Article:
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Dog Food: The Ugly Truth

Posted on 11/16/2013 by Ali Meza in dog health dog food

For the love of dog, stop buying kibble!


I often wondered why my dogs wouldn’t eat kibble when they gobble poop like it’s the last piece of bacon on earth. I know that processed foods are generally bad for humans. But Jesus, kibble is poison! Literally! Most kibble is packed with GMO corn, wheat, and gluten, which are common allergens for dogs. Pesticides? Antibiotics? Preservatives? Check. Even modified plastics and rancid or diseased animal tissue/tumors are commonly used in kibble! DaFUK? How did this happen? Lemme drop some knowledge:


Domestic dogs evolved from selective breeding of grey wolves by humans. Characteristics of trainability, obedience, and work ethic were favored early. Dogs helped protect and maintain resources (herding or guarding), and humans in return were motivated to feed, breed, and keep their dogs alive. Win-win. Although a dog’s gut has evolved to be slightly more omnivorous than a wolf’s, dogs have thrived on mostly meat for thousands of years.


In fact, kibble did not exist before the 1950’s. During the great depression, people couldn’t afford meat. Concurrently, opportunistic dog food manufacturers were born. They realized they could cheaply get slaughterhouse byproducts (including diseased meats, tumors, etc.) and grain floor sweepings not fit for human consumption. It was mixed together and cooked for days with tons of antibiotics to kill bacteria. Obscene amounts of preservatives were added to maintain shelf life. The profit margin potential was huge, due to the low cost of the raw material and the retail markup, which increased as the country recovered economically. The marketing race began to convince the public to buy kibble.


Corporate leaders of the new pet food industry tasked THEMSELVES with creating safety standards. And, yep, standards were REDUCED from extended feeding trials to a simple chemical analysis of pet food. Veterinarians were paid to endorse specific brands. With no oversight required, profit, not pet health, fueled this new industry.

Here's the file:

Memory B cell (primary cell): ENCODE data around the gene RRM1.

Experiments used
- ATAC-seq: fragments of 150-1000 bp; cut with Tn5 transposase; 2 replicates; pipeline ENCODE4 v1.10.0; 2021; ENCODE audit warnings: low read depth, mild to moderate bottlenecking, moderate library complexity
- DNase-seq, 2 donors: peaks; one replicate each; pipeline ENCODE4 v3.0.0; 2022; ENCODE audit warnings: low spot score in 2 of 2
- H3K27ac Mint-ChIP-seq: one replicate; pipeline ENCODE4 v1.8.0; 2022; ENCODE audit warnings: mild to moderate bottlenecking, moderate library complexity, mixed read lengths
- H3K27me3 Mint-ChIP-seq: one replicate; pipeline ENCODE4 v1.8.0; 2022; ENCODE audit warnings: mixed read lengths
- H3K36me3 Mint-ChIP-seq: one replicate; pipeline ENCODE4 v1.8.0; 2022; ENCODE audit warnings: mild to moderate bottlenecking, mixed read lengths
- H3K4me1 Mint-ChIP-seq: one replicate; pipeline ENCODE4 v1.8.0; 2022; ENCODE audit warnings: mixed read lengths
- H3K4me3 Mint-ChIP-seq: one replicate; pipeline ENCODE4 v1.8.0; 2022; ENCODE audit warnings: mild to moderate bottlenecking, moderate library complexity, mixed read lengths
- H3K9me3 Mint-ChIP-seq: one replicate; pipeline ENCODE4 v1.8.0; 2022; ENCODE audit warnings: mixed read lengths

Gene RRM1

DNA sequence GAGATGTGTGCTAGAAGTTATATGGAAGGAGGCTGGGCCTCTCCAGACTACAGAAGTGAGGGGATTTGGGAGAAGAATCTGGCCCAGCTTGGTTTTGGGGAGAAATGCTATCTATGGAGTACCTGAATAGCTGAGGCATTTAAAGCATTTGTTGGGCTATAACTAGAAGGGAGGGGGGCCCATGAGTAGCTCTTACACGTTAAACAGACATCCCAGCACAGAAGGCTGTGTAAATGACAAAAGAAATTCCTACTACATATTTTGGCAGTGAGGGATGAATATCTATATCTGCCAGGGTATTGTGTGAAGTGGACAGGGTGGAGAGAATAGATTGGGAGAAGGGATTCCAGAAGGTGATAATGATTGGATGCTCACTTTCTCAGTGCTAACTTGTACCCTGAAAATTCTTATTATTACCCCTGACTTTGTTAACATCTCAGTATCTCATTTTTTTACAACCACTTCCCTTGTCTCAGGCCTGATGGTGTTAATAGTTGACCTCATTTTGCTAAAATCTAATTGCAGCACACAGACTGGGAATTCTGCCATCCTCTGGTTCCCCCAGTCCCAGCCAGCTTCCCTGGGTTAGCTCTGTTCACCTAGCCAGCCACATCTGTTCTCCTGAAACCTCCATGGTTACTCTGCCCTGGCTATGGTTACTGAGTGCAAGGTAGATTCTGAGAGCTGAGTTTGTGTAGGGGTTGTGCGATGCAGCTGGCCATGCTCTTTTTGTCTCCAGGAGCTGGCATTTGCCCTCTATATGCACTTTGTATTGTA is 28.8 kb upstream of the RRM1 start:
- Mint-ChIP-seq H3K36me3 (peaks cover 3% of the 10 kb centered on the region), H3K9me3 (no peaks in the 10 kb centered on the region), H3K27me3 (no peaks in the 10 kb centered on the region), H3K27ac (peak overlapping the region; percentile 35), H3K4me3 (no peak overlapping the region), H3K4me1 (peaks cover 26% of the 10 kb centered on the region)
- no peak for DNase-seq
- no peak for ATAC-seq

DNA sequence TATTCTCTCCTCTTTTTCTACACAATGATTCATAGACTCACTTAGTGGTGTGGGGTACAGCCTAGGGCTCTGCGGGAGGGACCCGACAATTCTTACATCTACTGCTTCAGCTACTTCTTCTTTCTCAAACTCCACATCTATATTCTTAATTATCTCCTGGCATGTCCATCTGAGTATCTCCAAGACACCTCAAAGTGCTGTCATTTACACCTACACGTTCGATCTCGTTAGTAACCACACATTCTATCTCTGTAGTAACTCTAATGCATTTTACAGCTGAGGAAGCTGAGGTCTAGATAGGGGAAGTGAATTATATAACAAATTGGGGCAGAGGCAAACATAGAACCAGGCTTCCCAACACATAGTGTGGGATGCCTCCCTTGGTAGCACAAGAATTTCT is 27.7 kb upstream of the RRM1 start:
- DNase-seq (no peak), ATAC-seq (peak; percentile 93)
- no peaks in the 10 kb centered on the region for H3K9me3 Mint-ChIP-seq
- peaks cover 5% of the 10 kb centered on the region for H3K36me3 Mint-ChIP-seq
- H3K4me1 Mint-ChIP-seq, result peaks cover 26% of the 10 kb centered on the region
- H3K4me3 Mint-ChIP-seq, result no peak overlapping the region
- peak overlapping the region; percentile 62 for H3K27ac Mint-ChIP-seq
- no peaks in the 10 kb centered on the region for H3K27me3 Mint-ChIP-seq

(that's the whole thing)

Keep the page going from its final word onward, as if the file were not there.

I respect vets, and they are generally dedicated to animal health. But their qualifications are for surgery, conventional treatment, and drug prescription. They receive biased nutritional information in school, because pet food companies like Hill’s and Purina often write textbooks and sponsor nutrition classes, endorsing their brand rather than emphasizing ingredients. So vets today continue to encourage the use of dry dog food, but they still receive research funding from major pet food corporations. Conflict of interest, much!?


Winners: Meat packers. Grain processors. Kibble manufacturers. Advertisers. Veterinarians.


Losers: Dogs.


Nowadays, more pet owners are choosing healthy alternatives.


Some people feed their dogs cooked meat and vegetables. I prefer a raw diet because cooking food destroys essential enzymes and nutrients. Yes, there are bacteria in raw food. But dog’s guts are prepared to handle lots of bacteria that ours aren’t (remember, they eat poop on the regular). And those nonexistent kibble safety standards cause epidemics of illnesses and deaths every year (and of course the ensuing kibble recalls). Plus, raw bones don’t splinter like cooked bones. Speaking of which…


Raw bones are NECESSARY for a dog’s diet:

1)     All the calcium your dog needs.

2)     Chewing bones is nature’s way of cleaning their teeth.

3)     The time it takes to eat meat with bones provides challenging mental stimulation, and gives dogs’ enough time to get digestive juices flowing.

4)     Chewing is a muscle workout for their head and jaw.


Some yummy options are chicken quarters, poultry necks, and pigs feet. Add variety with ostrich, duck, deer, bison, etc. Fish (whole or just the heads) provide Omega fatty acids. Include non-secreting organs like brain, kidney, eyeballs, liver (especially), heart, and lungs to balance the diet. Green tripe is the most nutritious part of a raw diet.


You can add raw fruits or veggies, but do your research! Avoid foods that are harmful to dogs. Remember, dogs are mostly carnivores.


How much you feed your dog depends on their metabolism and exercise level. If your dog is putting on the pounds, scale back. If they look skinny, feed more. Give your dogs a few days to get used to this new diet and get that nasty kibble out of their system, but once you do, your dog will be healthier and LOVE you at dinnertime. If you're in Southern California, check out the co-op at www.socalbarf.com for HUGE discounts on raw food!

No guarantees that your dog will stop eating poop.